Team management tips: encouraging effective communication

Nov 26, 2015 1:29:03 PM

Ready to start encouraging effective communication in your office? In need of some team management tips?

There is no easy way to manage your time when you are managing the workload of others, but there are ways you can retain your sanity and set clear expectations for your team... and this all comes down to team management. 

Team management tip #1: set clear expectations

Whether you are running a project or managing a team, clear expectations are what is required. You are not always the one that sets them, but you can be the one that ensures they are kept.

When you are managing a team of people, as someone who is affected by their emotional wellbeing, you need to understand from each of them, how they wish to be treated. It is not suitable to 'do unto others as you would have done to you'. You need to treat people as they wish to be treated and the only way you can find that out is to ask them. Once you have a clear understanding about each member of your team, they need to know how you wish to be treated too, and I have found quite a good way to do this.

Team management tip #2: investigate communication preferences

When I take over a new team or have new members join an existing team, I speak to all the team members and find out how they work best, how they wish to be treated, what work they like to do and what work they would quite happily give up. Then we talk about communication. The important questions are: which form of communication do they prefer, how do they like to be acknowledged, how do they prefer to hear good and bad news and, finally, how do they best retain information?

So as an example, I prefer email and I don't need any of the 'how are you' preamble. I prefer to hear good news in person (but privately), and bad news over email, and I retain information best if I can read it. One team member I had, preferred in person communications, liked to be asked how their evening/weekend was, preferred bad news in person and good news in public, and retained visual information best.

Once you have this information for everyone on your team, bring them all together and ask them the same questions around the table. If suitable, you can have each of them do a slide or write their preferences up so you can share it amongst your team as a reminder.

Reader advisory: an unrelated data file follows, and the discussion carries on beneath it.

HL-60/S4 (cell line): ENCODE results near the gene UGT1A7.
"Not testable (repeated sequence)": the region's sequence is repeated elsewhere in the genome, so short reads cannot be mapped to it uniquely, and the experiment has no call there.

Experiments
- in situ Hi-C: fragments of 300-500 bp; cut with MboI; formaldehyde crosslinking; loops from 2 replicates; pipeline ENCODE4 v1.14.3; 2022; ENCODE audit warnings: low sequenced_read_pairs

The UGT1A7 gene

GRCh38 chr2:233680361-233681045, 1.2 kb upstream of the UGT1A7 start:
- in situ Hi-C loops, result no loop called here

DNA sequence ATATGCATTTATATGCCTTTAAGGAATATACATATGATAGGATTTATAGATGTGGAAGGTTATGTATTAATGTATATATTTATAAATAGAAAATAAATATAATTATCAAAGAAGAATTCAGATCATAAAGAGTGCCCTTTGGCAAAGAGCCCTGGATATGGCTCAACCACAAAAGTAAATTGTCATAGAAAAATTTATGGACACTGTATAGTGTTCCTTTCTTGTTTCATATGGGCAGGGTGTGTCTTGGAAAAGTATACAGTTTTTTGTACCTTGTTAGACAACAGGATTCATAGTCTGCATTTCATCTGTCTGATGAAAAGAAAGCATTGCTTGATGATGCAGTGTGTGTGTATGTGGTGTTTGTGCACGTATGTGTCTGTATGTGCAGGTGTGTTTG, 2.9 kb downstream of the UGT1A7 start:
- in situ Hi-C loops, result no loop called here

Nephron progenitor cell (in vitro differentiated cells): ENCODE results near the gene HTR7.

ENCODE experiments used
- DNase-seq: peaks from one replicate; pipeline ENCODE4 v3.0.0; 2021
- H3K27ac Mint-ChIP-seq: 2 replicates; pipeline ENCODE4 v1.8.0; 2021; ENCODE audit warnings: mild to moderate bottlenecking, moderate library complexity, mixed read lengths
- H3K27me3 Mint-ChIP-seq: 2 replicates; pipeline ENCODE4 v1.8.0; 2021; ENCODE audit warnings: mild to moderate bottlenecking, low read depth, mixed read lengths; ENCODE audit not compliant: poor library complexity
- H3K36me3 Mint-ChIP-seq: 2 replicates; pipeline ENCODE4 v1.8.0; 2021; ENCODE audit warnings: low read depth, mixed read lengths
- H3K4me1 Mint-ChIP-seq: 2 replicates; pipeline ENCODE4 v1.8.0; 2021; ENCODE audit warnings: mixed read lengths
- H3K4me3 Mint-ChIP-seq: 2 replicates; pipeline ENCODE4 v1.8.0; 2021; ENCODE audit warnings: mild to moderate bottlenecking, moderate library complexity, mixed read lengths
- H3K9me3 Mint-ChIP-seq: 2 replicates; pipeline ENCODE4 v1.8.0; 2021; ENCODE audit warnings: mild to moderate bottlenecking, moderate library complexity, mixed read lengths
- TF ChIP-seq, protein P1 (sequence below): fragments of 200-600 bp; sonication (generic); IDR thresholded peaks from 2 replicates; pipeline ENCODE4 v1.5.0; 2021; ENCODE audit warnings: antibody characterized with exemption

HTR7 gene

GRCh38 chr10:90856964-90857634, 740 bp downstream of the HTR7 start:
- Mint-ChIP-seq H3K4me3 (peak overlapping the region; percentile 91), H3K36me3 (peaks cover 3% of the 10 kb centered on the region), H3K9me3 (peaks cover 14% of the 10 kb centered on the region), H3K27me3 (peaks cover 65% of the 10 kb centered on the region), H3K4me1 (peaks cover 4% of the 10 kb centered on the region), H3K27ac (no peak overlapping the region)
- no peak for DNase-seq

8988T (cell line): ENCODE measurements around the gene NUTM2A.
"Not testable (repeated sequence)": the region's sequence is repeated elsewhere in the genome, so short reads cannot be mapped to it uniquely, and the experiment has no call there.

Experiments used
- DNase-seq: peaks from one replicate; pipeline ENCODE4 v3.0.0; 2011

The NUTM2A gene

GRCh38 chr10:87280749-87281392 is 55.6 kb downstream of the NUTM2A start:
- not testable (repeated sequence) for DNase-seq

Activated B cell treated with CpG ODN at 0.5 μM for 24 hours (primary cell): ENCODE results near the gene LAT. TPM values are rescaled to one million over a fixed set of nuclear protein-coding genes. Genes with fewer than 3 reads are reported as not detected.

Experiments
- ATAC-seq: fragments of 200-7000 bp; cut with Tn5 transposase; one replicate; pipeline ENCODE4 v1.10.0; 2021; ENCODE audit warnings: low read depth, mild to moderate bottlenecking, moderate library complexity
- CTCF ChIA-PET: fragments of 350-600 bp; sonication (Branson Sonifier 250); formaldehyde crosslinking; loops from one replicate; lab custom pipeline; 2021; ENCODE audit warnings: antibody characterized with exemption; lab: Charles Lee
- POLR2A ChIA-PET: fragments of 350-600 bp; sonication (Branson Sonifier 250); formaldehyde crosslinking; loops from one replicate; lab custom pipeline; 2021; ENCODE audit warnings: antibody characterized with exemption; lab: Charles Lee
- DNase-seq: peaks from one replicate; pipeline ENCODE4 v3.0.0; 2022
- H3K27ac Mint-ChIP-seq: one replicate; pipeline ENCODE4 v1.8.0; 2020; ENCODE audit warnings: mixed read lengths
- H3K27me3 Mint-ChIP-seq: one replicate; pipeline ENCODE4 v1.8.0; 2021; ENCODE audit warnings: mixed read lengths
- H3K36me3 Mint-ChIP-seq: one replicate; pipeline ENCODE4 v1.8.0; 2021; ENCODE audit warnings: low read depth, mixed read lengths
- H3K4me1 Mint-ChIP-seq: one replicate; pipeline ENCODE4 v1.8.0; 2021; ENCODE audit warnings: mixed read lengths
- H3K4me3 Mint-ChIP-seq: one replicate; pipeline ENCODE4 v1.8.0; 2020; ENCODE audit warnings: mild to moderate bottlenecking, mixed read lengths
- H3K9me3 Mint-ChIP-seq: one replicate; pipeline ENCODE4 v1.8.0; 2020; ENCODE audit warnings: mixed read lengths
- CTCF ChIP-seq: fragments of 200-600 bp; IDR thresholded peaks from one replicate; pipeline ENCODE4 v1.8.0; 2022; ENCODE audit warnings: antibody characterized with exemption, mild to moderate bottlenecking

I found this activity one of the strongest I have ever done. It allowed the team to understand how just a simple way of approach would help them get the best from their colleague; that if they missed the 'how are you today?' it could change the response they got. It allowed everyone to understand how to get the best from their colleagues without anyone being put on the spot or being told that their way was 'wrong'.

What it also did was enable your team to understand how to get the best from you. Whilst they may not be responsible for your behaviour towards them, knowing that there are ways to get a positive response from you allows them to have some control over it and communicate in a way that makes everyone feel comfortable.

And as we all know, the more control you can empower your teams with, the better!

Find out more about our guest blogger Ghilaine Chan

Ghilaine is passionate about allowing people to do their best work and delight others

Ghilaine helps people to operate fast growing businesses in a productive and streamlined way, keeping an eye on time and money, whilst increasing motivation and improving customer relationships in a fast paced, changing environment. She brings order to chaos and creates scalable processes around the business, empowering them to delight their customers.

She works with tech based or enabled companies who are looking to disrupt their industries, but know that people are at the centre of their success and helping them manage their teams to: 

  • Do their best work and delighting others
  • Create some boundaries, but not cages
  • Know they are acting for a purpose
  • Determine which part they play, that what they receive enables them and what they produce is useful
  • Have autonomy over how and when they produce

She has over 15 years' experience in scaling international business functions for technology companies, within their support and consultancy organisations.

Ghilaine is a graduate of London College of Fashion (now part of University of the Arts: London) with a degree in Product Development. She is a Mentor with Microsoft Ventures,UpRising and Outbox Incubator as well as an Approved Business Coach with Growth Accelerator, now part of Business Growth Services. 

Want to know more? Connect with Ghilaine on LinkedIn, follow her on Twitter and visit her website, Ghilaine & Co

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